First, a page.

Wednesday, November 24, 2010

The legal eagles

Though the Indian bureaucrat would never admit that he doesn't always know the best, he does have to obtain legal advice sometimes and to engage advocates when the State is the litigant.

Who gives legal advice to the Government of India? Most matters are referred to the Legal Advisers in the Ministry of Law, which is a terribly under-staffed Ministry, housed in dark, cramped, depressing office space. At one point of time, the Ministry's Conveyancing Branch , which vets all, repeat, all the contracts and tenders to which the Government of India is a party, had only 2 officers. I doubt whether any manpower augmentation has since taken place. We do create new posts all the time, but these are in regulatory bodies or enforcement agencies where all the fun is. Who cares about musty old Ministry of Law?

The Ministry's Legal Advisers depend heavily and almost exclusively upon books. Think of the number of laws that have been enacted since Independence, and laws which were enacted before but remain on the statute book. Think of the thousands of amendments that have been carried out.Think of the lakhs of cases that have been decided and have become case law. The Legal Advisers are required to be acquainted with all this massive store house of information, and to keep abreast of developments. 

Do you visualise them seated before their computers, plugged into huge data banks that simplify their task of looking up the law (including amendments and case law) before they give advice? That's a laugh. What you will actually get to see if you step into their offices is the strange sight of the peon being buzzed to unlock the book case, remove the score or so of obstacles such as furniture that's been pushed back because of the paucity of space, and pull out a book or several books, as the case may be, hand it/them to the officer, then wait to put the book(s) back. Obviously, the Government has not chosen to invest in IT applications that would aid and assist the Legal Advisers. There are computers in every room but these are only used as word processors.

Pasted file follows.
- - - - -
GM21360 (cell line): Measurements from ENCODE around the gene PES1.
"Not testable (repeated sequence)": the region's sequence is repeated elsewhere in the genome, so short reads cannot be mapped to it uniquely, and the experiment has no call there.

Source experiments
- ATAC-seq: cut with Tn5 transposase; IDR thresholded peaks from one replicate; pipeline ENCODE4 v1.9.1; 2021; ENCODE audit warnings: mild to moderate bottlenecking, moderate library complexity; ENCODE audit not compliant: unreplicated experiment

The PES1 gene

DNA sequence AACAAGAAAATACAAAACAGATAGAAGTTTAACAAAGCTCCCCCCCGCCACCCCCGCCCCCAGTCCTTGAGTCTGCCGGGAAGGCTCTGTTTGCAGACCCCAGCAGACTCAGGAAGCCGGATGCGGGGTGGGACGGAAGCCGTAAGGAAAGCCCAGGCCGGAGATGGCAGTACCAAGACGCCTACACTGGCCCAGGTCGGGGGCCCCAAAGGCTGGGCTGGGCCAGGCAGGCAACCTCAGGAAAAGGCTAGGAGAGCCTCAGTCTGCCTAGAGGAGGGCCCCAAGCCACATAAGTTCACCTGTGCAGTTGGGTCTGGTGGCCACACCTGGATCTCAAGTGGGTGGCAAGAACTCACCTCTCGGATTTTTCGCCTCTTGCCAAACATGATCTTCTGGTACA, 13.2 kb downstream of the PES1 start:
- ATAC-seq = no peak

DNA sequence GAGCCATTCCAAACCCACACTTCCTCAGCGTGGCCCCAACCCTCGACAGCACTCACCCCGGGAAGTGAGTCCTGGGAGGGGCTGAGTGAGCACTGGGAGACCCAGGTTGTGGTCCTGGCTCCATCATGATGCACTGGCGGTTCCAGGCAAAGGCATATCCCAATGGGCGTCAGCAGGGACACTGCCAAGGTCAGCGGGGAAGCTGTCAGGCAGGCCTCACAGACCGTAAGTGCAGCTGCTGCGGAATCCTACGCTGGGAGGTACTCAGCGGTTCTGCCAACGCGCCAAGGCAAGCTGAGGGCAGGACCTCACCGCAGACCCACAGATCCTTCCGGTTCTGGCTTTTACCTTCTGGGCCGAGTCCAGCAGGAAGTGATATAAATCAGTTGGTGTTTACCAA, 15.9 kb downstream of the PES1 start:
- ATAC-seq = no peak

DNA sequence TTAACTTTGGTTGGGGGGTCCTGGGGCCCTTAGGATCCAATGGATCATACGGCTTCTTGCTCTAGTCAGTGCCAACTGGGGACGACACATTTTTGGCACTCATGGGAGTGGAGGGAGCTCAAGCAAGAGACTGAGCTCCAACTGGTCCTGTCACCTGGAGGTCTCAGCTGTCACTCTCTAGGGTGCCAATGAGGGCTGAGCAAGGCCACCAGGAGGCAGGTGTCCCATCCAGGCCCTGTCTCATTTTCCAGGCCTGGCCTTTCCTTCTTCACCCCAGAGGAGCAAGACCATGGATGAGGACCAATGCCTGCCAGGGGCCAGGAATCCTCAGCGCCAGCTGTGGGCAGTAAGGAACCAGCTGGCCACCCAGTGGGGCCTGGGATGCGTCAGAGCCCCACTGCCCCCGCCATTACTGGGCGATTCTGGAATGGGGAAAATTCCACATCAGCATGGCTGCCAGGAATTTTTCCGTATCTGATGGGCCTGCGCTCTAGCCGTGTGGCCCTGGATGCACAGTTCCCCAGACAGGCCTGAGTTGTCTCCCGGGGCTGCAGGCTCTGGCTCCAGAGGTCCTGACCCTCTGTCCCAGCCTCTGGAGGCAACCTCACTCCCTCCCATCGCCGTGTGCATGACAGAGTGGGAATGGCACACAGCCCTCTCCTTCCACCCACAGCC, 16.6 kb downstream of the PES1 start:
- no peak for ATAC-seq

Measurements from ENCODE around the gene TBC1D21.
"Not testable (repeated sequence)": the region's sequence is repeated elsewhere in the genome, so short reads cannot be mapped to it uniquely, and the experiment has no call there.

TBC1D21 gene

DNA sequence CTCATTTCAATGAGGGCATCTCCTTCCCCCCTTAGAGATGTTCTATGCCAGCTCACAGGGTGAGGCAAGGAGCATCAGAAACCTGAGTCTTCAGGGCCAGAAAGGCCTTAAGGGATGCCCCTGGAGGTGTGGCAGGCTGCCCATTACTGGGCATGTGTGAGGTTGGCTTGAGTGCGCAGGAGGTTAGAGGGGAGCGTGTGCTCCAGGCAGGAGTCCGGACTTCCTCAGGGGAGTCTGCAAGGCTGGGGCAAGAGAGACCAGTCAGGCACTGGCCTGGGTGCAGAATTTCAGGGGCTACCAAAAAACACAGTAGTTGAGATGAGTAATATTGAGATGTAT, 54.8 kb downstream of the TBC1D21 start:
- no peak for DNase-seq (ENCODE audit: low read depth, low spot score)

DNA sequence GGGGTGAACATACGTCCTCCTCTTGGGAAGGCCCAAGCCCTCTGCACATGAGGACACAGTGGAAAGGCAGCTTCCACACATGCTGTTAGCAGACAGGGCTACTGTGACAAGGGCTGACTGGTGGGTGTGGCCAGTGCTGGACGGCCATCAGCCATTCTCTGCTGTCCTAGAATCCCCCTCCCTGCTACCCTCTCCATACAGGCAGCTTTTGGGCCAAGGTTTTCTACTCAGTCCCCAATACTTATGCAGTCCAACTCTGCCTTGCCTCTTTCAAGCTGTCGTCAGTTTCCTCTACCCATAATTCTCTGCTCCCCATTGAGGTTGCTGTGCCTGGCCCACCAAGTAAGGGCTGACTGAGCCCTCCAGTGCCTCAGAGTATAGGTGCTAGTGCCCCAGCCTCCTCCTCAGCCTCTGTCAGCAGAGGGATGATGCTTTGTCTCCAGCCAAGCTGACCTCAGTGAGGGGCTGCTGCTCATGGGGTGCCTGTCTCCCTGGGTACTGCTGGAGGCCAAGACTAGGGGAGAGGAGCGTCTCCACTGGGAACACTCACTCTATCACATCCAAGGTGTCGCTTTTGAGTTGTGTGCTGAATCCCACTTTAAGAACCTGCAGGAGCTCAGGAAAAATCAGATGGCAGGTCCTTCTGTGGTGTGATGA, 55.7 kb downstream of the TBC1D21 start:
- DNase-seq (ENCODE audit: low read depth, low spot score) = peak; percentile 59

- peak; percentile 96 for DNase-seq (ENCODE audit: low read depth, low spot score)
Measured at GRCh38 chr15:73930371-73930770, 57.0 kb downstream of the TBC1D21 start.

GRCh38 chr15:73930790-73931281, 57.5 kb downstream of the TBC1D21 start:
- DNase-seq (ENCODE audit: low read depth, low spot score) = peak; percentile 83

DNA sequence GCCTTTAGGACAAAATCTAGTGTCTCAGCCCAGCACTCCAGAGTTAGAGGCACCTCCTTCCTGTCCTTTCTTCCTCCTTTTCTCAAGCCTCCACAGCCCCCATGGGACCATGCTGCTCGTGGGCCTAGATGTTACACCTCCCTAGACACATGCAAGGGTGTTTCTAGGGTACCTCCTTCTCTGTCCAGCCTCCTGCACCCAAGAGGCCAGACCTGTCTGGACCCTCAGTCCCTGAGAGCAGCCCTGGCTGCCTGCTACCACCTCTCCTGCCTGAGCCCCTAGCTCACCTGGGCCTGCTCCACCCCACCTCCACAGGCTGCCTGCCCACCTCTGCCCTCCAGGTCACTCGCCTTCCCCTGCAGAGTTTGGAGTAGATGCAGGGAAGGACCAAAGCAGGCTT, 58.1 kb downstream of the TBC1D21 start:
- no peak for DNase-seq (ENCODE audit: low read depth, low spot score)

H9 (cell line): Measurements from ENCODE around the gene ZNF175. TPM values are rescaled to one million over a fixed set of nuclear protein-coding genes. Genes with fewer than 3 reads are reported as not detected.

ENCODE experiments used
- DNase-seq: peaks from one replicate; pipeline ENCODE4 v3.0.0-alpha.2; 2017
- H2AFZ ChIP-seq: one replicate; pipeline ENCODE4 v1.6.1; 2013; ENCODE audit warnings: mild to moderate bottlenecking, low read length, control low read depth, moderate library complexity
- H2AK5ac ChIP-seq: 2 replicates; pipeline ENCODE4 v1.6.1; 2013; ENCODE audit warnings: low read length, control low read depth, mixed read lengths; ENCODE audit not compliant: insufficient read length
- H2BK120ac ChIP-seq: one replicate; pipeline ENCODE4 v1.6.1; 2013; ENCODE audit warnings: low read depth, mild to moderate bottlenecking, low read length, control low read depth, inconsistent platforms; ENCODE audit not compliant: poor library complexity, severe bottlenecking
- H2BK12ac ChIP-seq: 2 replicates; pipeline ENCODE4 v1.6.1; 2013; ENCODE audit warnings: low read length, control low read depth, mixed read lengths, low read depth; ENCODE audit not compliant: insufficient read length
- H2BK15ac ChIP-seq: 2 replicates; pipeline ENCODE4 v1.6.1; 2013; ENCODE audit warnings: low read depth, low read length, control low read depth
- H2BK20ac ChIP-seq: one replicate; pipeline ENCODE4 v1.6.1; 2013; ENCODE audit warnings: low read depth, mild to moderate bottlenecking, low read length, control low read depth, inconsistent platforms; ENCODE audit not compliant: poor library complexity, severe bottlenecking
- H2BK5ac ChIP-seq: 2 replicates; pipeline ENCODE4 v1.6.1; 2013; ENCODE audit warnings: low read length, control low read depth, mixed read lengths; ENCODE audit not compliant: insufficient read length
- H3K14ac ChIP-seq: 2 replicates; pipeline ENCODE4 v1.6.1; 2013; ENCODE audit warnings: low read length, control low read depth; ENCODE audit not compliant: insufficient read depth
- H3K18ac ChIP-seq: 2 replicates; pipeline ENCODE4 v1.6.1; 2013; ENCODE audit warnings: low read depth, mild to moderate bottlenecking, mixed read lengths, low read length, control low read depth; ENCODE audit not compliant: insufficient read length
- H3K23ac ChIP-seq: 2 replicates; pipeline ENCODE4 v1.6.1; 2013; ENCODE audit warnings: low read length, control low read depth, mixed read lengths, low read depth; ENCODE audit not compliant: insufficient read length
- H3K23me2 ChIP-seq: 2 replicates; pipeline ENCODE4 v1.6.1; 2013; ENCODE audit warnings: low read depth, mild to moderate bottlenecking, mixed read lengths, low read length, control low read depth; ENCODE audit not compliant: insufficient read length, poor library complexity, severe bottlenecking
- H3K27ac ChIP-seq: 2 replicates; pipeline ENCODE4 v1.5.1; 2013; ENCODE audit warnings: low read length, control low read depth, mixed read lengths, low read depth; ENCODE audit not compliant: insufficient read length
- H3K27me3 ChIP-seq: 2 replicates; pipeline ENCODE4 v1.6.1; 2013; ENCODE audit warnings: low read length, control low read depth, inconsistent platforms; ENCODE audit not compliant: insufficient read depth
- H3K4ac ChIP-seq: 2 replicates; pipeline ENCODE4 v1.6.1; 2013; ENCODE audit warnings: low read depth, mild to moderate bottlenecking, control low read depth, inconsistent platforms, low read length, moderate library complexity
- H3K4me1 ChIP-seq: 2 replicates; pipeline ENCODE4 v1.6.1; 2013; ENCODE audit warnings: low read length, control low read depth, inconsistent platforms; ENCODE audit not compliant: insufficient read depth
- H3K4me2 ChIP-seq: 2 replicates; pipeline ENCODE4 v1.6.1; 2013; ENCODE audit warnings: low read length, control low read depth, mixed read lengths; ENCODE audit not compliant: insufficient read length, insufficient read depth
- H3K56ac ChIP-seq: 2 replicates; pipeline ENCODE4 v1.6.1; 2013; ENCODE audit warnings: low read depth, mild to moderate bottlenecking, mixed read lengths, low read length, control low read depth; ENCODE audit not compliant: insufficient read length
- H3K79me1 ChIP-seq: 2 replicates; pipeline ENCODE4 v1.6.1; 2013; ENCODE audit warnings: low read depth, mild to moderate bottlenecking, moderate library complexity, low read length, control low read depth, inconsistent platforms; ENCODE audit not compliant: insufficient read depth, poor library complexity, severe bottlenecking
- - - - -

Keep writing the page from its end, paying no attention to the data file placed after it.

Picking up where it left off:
Training? Familiarisation with new laws? Exposure to international best practices? Participation in international conferences and workshops? The answer to all these quetions is an emphatic "No". Its as if they were children of a lesser God.

No wonder then that the Legal Advisers  are, by and large, a rather dissatisfied lot. Who can blame them?

When is legal advice sought? All substantive amendments of the law are required to be examined and approved by the Law Ministry. Whenever there is conflict between two or more laws, the matter is referred for legal advice. Sometimes, there are questions of interpretation of law that are referred to the Law Ministry. Of course, all contracts, Notices Inviting Tenders etc are required to be vetted by them.

Given the constraints that our legal advisers are working under, I think they are doing a great job, but we don't always get good advice. That's because we don't want it. What we really want is for the Legal Adviser to endorse the view we have already formed, or to place his stamp of approval on the draft contract or draft notification that's been sent to him.In fact, the endeavour always is to get the file examined by a Law Ministry officer who is either to busy to disagree or is amenable to persuasion and will sooner rather than later endorse the view expressed by the administrative Ministry. So the moment we get to know that the file has been marked to X, not Y, in the Ministry of Law we rush around trying frantically to get that undone.

The reasons are manifold. We don't like to concede that the Legal Adviser knows better than us, at least sometimes. Then, work is always rushed through at the last minute so the luxury of having the proposal scrutinised by the Law Ministry isn't really available. Sometimes, the political bosses have directed a particular course of action so the bureaucrat sees himself with no choice except to get it pushed through in the Law Ministry. Increasingly, the Government is setting up tribunals that provide attractive options for appointments to law officers, so we now see an element of quid pro quo also creeping in.So there we are --matters get referred to the Law Ministry, and are returned either with concurring notes, or rather routine, bland, meaningless observations, and only rarely, good, strong legal advice.

And so we plod along, with laws that could have been better drafted, contracts that needn't have had the loopholes that are later exploited, legal representation in the courts that needs to improve a thousand-fold before it becomes effective. Oh yes! the Government Counsels ---that's another story, deserving a post of its own.

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